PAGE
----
Student Ventures Awarded $100,000 in Seed Money

The third annual Idaho Entrepreneur Challenge attracted student ventures from eight of Idaho’s colleges and universities in March.

Ali Hardy May 1, 2017

Sponsored by Zions Bank and Boise State University, the challenge received 75 applications that went through a preliminary judging round before 26 finalists were selected. Teams gathered at Boise State where $100,000 in seed money was awarded to help student-generated ideas become real businesses.

Entrepreneurs Come Together

“Entrepreneurship is a critical ingredient to a growing economy and a growing state, and the Idaho Entrepreneur Challenge is the catalytic event that brings us all together,” says Gordon Jones, founding dean of the College of Innovation and Design at Boise State. Jones, who recently ran Harvard’s Innovation Lab, brought in 28 finalist judges from Boise, San Francisco, Los Angeles, Salt Lake City, New York, Seattle and Boston to enhance the event.

Grand prize winnings of $15,000 each were awarded to top teams in four tracks in an awards ceremony at Boise State’s Alumni and Friends Center. Multiple runner-up teams also took home thousands of dollars.

Style Her Empowered

Winner of the social, cultural or environmental impact track was Style Her Empowered, a nonprofit that aims to empower women and improve access to education by providing school uniforms and sewing training to young girls in developing countries.

Founded by University of Idaho’s Payton McGriff, the company will use the $15,000 in seed money to launch a pilot project this summer in Togo, Africa. The company’s initial startup effort will provide school uniforms to 800 young girls.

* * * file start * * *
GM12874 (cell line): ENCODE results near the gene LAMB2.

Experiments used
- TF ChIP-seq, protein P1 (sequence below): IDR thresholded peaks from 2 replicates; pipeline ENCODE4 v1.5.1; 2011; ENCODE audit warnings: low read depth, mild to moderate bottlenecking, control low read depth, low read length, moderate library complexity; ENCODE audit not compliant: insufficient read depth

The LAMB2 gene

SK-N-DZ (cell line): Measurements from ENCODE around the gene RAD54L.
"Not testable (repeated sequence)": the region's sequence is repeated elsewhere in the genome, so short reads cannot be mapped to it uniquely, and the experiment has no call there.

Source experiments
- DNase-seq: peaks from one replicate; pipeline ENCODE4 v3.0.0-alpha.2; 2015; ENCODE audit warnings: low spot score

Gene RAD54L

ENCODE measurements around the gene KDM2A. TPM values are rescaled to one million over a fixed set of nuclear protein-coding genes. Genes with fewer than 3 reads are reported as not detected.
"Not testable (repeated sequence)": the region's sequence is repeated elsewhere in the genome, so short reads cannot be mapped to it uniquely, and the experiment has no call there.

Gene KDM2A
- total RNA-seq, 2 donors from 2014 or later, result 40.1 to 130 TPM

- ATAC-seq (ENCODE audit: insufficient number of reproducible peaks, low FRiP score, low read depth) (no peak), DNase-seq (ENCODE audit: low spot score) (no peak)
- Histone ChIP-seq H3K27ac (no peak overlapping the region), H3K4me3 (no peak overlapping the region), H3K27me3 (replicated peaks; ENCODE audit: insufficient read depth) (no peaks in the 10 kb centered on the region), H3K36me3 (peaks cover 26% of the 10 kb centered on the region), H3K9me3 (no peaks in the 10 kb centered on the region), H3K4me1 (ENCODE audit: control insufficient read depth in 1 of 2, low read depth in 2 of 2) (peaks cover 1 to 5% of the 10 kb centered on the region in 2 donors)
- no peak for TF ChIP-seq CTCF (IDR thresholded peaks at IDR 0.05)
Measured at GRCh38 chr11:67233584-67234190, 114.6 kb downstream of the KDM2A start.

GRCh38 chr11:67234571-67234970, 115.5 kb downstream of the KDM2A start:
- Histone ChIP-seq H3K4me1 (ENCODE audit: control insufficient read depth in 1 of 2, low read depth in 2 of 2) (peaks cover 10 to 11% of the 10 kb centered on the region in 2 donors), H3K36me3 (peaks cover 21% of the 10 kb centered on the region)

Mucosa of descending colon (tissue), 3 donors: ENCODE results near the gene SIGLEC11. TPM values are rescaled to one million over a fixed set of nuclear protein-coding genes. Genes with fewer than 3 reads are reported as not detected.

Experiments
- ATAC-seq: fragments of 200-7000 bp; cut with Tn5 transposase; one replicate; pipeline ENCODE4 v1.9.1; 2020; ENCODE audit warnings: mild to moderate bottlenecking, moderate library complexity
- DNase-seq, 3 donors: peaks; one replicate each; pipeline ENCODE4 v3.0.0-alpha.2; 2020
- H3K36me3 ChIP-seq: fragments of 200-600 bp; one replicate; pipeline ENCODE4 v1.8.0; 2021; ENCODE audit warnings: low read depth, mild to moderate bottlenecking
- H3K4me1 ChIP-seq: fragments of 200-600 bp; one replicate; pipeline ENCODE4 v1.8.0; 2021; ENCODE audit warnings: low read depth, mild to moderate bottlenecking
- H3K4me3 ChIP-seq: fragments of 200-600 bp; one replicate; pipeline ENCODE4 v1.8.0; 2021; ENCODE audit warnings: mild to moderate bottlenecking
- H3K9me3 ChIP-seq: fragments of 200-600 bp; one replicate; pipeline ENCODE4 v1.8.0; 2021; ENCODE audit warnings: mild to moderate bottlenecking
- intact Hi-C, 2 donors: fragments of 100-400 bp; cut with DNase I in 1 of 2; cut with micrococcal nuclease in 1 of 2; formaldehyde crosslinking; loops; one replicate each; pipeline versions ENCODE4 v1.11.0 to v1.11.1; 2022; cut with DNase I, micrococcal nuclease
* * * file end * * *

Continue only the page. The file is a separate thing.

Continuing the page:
New Approach to Livestock Fence Repair

WynderHUB, a quick tensioning system that tightens wire fences, earned first place in the agriculture and ag technology track. The Idaho State University team was founded by Naif Alghamdi, Colby Borup, Gary Day, EJ Lopez, Miguel Mata and Morgan Rasmussen. Their product fixes the tension in sagging barbed wire fences in under two minutes. Sagging and broken barbed wire fences let livestock out and predators in, and are typically time consuming to maintain and repair.

The Drone Reimagined

In the technology, consumer product or service category, the winner was Silent Arrow, a biodegradable, heavy-payload, autonomous-delivery unmanned aerial vehicle designed to inexpensively carry up to 750 pounds of supplies in support of humanitarian relief or military operations. The aircraft is an emissions-free, disposable, folding-wing glider, and is launched when dropped out of standard transport or cargo aircraft.

Silent Arrow was developed by Brian Von Herbulis, a retired lieutenant colonel in the U.S. Marine Corps and student in BSU’s Executive MBA program. Von Herbulis plans to use the seed money to fund continued prototype development and testing.

A Focus on Improving Daily Health

Judges selected two winners in the health and healthy living track: The Forever Shower and Berry Box.

The Forever Shower is designed to conserve 21,000 gallons of water per year for a family of four, saving hundreds of dollars in energy bills. It also removes trihalomethanes from treated water — a chemical associated with childhood leukemia and various other cancers. The Forever Shower was developed by University of Idaho’s Alex Boatman, Edward Hall, Maria Horta-Vorse and Chad Vorse.

Berry Box is a customizable feminine hygiene product subscription founded by BSU student Sydney Axtell. The company will launch its service in April, and plans to contribute a portion of its profits to help provide menstrual hygiene products to those who cannot afford or access them, with a special focus on homeless women.

In addition to the seed money to help launch these student-founded companies, Zions Bank offered each of the finalists $300 and banking and networking support through its Elite Entrepreneur program. Bankers will work closely with the finalists to support and scale their startups. Zions Bank is committed to enhancing Idaho’s entrepreneurial ecosystem because small businesses create jobs, strengthen communities and make enormous contributions to the local economy.

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